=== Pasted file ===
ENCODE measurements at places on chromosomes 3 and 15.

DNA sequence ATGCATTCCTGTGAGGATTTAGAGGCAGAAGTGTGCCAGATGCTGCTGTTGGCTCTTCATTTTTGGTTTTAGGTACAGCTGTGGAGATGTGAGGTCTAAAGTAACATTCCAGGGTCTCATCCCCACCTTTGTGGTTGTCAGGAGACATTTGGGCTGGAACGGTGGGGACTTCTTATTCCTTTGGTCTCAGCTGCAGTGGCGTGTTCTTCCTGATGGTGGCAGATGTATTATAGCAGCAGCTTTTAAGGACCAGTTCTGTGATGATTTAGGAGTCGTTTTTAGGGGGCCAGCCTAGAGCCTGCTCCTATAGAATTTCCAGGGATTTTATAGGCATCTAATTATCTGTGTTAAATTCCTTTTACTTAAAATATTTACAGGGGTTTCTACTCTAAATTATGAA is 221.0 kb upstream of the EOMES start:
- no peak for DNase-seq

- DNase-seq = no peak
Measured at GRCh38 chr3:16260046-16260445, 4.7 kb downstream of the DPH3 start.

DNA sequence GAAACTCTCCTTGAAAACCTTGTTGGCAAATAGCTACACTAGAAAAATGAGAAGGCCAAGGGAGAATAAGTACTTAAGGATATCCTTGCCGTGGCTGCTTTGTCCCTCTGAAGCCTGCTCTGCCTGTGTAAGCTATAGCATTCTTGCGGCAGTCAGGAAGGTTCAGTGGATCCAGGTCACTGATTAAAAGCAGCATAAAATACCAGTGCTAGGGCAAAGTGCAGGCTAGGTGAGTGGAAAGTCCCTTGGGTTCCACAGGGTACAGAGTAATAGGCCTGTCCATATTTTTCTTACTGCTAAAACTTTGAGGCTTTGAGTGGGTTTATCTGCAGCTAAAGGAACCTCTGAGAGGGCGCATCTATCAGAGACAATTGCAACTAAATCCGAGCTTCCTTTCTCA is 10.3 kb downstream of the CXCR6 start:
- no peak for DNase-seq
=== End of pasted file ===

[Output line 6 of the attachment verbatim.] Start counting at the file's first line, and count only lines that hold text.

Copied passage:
DNA sequence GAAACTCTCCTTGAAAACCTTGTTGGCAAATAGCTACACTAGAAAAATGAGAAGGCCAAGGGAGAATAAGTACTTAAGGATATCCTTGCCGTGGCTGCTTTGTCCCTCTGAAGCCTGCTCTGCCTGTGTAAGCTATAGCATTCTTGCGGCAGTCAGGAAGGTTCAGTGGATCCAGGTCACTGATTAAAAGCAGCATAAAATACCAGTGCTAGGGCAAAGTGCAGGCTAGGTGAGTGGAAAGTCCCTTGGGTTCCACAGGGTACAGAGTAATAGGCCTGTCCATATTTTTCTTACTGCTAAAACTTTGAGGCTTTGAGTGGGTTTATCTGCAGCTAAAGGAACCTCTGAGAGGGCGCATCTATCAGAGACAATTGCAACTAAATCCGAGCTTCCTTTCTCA is 10.3 kb downstream of the CXCR6 start: